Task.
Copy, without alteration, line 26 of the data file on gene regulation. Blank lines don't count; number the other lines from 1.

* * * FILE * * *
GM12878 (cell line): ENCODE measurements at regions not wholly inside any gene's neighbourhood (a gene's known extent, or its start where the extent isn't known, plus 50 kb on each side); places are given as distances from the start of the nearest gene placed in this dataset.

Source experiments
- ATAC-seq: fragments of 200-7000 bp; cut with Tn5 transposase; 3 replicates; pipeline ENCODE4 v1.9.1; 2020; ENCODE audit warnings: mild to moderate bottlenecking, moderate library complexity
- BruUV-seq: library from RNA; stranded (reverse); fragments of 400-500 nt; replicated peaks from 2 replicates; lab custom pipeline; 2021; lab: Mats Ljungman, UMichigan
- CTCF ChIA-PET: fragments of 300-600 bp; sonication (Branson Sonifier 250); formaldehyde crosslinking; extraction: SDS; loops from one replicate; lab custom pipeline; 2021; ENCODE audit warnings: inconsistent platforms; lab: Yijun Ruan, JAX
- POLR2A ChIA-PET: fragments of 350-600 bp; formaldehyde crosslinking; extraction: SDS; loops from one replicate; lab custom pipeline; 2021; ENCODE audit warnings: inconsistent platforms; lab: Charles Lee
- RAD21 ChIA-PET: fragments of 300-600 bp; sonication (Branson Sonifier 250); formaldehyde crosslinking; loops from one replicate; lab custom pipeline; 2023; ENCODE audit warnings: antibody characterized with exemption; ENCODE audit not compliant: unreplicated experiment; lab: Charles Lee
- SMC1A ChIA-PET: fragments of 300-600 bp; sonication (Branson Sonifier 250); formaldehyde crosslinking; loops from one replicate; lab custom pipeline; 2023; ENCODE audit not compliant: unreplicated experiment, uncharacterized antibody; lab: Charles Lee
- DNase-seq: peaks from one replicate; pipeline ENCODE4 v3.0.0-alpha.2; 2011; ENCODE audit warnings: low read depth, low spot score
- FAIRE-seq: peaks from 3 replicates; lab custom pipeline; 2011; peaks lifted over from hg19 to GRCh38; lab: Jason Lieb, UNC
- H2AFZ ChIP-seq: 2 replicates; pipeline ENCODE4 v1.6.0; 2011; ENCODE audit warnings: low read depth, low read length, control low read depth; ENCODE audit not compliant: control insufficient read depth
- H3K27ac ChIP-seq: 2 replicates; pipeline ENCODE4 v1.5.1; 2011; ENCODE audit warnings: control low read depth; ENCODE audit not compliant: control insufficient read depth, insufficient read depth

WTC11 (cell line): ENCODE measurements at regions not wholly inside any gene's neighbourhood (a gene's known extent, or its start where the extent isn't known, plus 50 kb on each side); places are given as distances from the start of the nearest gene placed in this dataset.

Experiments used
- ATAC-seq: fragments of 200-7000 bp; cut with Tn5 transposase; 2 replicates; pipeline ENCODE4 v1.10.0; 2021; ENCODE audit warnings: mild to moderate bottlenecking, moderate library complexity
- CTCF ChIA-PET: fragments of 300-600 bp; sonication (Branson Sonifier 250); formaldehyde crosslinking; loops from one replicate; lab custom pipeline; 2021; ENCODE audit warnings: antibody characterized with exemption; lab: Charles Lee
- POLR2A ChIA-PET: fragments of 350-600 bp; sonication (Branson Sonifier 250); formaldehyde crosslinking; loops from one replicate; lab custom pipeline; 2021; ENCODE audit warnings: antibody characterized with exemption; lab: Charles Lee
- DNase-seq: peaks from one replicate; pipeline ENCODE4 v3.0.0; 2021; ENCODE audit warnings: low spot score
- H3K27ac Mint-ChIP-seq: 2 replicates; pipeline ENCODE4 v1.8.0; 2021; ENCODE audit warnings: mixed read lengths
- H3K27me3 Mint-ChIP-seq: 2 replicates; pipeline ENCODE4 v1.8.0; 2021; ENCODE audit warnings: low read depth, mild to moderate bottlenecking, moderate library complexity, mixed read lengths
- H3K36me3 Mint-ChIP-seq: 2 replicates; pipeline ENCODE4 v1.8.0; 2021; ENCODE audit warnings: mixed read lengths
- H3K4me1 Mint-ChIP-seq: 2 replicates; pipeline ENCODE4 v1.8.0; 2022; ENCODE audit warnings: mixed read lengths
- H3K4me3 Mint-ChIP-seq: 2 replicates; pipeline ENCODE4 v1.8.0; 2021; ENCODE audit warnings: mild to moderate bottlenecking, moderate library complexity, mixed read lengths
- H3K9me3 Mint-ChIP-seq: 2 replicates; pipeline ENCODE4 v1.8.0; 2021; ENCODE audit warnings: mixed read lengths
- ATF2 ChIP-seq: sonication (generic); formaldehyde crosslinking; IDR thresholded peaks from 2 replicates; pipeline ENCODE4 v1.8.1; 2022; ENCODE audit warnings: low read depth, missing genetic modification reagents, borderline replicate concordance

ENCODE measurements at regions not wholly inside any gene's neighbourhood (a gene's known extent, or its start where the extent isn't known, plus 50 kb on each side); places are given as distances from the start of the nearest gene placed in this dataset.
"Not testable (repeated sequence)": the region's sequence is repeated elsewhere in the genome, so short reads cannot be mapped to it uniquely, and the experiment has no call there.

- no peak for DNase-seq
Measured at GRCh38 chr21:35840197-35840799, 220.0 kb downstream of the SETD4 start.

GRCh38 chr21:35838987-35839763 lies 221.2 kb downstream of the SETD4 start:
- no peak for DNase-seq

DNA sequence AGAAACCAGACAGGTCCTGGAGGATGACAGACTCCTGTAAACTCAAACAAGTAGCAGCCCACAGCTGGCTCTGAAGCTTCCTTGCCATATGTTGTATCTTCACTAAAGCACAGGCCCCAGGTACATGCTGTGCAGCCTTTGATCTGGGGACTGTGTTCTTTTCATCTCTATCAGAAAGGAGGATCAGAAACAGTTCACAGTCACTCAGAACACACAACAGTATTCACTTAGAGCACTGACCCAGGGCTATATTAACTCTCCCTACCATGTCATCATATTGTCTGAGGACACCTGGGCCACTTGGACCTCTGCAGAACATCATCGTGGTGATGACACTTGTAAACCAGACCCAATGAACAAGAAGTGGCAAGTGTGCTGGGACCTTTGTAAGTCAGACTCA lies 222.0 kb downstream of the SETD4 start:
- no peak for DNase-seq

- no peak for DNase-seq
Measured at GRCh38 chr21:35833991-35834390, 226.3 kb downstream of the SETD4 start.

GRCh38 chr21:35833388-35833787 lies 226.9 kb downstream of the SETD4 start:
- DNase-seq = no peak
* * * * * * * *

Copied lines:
ENCODE measurements at regions not wholly inside any gene's neighbourhood (a gene's known extent, or its start where the extent isn't known, plus 50 kb on each side); places are given as distances from the start of the nearest gene placed in this dataset.